On Monday, March 1, there was a bright object that flashed through the sky above northeast Scotland. There was footage captured by a camera that showed “a bright blue fireball hurtling through the cloudy sky, briefly illuminating the landscape as if it were day.” It even was recorded that it caused a loud boom as well. Robert Massey, the deputy executive director for the Royal Astronomical Society, said he believed that it was a low-altitude meteor that burned into a “fireball”. Meteors are not uncommon, but being in the right place and the right time to see it is very uncommon. People who saw it were very lucky. Weather reporters concluded this was not weather related and when rewatching the footage, Massey concluded it was a meteor.
Here is the link to the video of the meteor: http://www.cnn.com/2016/03/01/europe/scotland-meteor-flash/index.html
Shell is currently being sued in London for oil spills in Nigeria. The Ogale community is made up of about 40,000 people, mostly farmers and fishermen, who live on the coast are the main victims. Spills have been occurring since 1989 and still have not been cleaned up. In a November 2015 report by Amnesty International, says that the four spill sites Shell planned on cleaning up are still contaminated. The claimants that were found on Wednesday can be lodged against Shell’s Nigerian business, Shell Petroleum Development Company of Nigeria (SPDC). Amnesty International’s findings followed a 2011 report by United Nations Environment Programme (UNEP) which found water that had been contaminated with what is thought to be a carcinogen. It suggested a 30 year sustainable cleanup of the area, which Shell agreed to. There has been also theft of crude oil in the pipelines by explosions. The victims want Shell to protect the pipelines because the water is affected by the spills from the explosions. All communities on the coast have been impacted by crude oil theft, pipeline sabotage and illegal refining which still is the main cause of pollution in the Niger Delta. The SPDC has not produced oil or gas in these areas since 1993. There has been a rise in violence, threats to staff and attacks on the facilities so access to the area has been limited. Shell lacks the technology to detect any leaks and to stop them. Shell employees have been reporting that they were concerned about the pipelines in the area and that they needed replacing. I think it is interesting that we never hear about oil spills that affect other places than America. I only remember the BP spill on the Gulf of Mexico which affected our south eastern coasts. It is so horrible that Shell has not done anything to fix this issue and I will be definitely checking back in to see if they have decided to finally close this issue.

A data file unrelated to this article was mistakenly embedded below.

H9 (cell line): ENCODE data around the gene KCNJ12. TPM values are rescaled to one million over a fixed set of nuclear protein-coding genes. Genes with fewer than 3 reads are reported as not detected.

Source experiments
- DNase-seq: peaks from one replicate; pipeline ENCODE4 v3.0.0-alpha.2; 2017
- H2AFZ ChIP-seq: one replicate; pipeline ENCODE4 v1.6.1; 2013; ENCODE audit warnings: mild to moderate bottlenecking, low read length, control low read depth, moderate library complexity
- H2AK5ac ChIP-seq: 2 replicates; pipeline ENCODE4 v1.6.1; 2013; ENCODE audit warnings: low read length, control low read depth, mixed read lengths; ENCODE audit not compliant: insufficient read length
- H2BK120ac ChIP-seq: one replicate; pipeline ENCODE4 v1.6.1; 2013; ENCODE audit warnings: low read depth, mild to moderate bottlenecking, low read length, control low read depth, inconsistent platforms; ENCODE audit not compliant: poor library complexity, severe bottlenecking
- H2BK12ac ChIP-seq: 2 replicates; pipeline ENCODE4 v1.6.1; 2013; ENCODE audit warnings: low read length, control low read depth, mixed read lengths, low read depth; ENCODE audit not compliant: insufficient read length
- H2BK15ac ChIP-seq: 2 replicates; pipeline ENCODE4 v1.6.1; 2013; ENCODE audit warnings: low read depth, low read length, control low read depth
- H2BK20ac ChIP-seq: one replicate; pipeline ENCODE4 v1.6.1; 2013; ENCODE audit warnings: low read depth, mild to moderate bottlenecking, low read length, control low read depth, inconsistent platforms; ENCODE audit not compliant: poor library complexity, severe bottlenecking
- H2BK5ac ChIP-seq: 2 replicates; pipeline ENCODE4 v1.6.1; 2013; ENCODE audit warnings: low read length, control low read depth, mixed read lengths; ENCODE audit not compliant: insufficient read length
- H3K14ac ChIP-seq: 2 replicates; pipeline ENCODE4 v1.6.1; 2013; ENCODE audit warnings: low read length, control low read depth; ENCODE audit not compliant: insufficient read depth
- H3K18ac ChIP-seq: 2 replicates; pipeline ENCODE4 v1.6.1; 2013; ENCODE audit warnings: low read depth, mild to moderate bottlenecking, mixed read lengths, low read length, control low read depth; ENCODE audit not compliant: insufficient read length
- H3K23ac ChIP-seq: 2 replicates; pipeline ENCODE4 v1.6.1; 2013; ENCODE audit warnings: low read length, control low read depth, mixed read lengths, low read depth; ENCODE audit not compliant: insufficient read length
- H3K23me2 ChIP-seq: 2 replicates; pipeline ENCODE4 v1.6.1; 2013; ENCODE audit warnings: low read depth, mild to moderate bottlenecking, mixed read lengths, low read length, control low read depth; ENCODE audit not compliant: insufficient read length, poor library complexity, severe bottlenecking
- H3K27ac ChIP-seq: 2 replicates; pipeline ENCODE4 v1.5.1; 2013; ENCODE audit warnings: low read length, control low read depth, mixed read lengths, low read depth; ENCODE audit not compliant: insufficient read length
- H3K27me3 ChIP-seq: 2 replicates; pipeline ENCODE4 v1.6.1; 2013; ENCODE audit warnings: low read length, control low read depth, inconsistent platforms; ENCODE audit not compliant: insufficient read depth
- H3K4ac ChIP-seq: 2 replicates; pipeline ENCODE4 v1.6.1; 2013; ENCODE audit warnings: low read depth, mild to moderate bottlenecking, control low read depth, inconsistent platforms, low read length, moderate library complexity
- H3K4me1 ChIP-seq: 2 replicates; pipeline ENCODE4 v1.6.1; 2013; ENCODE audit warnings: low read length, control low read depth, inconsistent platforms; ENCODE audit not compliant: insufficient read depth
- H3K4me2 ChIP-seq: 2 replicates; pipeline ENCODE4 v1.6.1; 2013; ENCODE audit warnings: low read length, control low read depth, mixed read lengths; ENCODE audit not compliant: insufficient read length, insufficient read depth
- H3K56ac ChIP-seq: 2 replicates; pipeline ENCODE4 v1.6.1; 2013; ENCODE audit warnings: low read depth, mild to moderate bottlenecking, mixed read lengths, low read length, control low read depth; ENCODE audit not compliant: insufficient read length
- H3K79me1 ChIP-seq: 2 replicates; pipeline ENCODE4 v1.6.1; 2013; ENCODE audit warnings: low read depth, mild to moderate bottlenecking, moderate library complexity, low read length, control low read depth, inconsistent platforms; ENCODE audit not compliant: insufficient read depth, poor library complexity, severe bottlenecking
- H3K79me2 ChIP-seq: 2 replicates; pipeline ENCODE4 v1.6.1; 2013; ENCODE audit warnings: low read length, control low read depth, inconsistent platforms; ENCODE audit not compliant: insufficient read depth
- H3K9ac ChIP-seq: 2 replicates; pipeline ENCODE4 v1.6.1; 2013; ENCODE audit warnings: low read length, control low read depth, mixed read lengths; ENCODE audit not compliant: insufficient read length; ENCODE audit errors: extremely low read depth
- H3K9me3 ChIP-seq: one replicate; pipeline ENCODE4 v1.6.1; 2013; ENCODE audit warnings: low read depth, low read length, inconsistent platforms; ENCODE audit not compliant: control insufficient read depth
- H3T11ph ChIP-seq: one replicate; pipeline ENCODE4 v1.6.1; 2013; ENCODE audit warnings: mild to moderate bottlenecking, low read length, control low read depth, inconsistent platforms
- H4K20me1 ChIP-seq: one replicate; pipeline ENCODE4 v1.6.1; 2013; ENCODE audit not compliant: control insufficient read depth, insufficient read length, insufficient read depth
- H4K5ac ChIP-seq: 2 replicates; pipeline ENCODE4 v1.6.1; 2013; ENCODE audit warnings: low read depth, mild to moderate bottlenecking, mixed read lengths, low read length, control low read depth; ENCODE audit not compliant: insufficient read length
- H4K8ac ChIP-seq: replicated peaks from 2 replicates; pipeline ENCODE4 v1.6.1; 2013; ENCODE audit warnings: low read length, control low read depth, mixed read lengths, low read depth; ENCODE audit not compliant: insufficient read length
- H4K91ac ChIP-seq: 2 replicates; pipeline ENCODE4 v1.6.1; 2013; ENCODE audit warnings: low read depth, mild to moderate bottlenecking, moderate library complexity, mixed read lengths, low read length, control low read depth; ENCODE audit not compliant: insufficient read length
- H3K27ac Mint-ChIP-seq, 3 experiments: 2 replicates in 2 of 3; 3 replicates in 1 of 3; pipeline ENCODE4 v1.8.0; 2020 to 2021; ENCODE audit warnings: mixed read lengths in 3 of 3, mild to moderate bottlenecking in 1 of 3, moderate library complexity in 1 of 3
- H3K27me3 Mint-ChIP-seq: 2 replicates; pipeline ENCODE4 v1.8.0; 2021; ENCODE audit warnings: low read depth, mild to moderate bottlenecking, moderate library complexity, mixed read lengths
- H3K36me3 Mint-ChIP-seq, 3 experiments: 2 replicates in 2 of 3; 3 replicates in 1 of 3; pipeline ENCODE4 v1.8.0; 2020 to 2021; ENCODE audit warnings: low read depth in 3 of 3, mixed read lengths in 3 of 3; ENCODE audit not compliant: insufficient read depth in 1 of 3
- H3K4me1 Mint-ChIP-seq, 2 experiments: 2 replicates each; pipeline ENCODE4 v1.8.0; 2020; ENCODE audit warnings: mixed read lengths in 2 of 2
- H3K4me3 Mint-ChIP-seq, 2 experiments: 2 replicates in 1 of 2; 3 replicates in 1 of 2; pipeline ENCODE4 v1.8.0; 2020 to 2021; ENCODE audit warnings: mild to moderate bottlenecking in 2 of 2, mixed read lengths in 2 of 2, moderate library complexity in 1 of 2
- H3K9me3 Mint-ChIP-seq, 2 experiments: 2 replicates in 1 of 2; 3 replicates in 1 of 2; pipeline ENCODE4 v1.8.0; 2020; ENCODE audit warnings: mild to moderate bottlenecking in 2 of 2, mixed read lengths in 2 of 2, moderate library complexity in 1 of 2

Billionaire Paul Allen was yachting in the Cayman Islands earlier in the month and caused significant damage to a protected coral reef. His 300-foot yacht (Tatoosh)’s anchor and chain of the vessel “allegedly damaged 14,000 square feet of reef on January 14.” The boat was moored in a safe place however, the winds reportedly moved the boat closer towards the reef. When the crew found out that the chain had impacted the reef, they quickly repositioned their anchor to prevent further damage. Allen has given millions of dollars to conservations that protect or support exploration of the ocean and he was not on board his second biggest yacht, which has five decks and is staffed by a crew of 30. Big yachts like this cause so much water pollution. While Paul Allen has been donating towards the exploration of environmental issues, he has been causing major pollution in the ocean by using his yachts. The Cayman Islands are known as popular boating destinations, but this specific instance is unusual. Michael Lesser, a marine scientist at UNH who has worked in the Caymans discussed other sources of damage to coral reefs everywhere. Pollution, overfishing, acidification, and global warming are bigger threats than situations like this. There is no way to prevent things like this from happening so we should start focusing on the ocean quality and how people treat it in general.
Over the weekend, Massachusetts was hardly attacked by the blizzard “Jonas”. However, my parents were complaining about it snowing from the moment they woke up to the moment they went to sleep. They ended up with two feet of snow while we only had a few inches. My mom hates driving in the snow and she always talks about different things she would create so there would be less accidents. I decided to look more into this.
The Federal Aviation Administration is helping fund research for a “special concrete mix, studded with electricity-conducting ingredients” which would help airports and other roads necessary to be clear during blizzards. It is being tested at the University of Nebraska-Lincoln; and the formula includes parts of coal and steel industries to reduce costs by 60% compared to earlier trials. The “conductivity comes from “coke breeze”, a carbon byproduct of coal mining, and steel shavings that are considered industrial waste.” They would use the tiles at the tarmacs of airports instead of large runways where snowplows could easily run.
Chris Tuan (professor at University of Nebraska-Lincoln) tried putting in a system in 2003 on the Roca Spur highway bridge (150 ft) in Lincoln. De-icing the bridge during a three-day storm costs $250 which is more costly than plowing or chemicals. It also destroys the life of the concrete. In the future he wants to be able to turn off the heated slabs when there is no storm. They are still collecting money to invest more time into redesigning the model.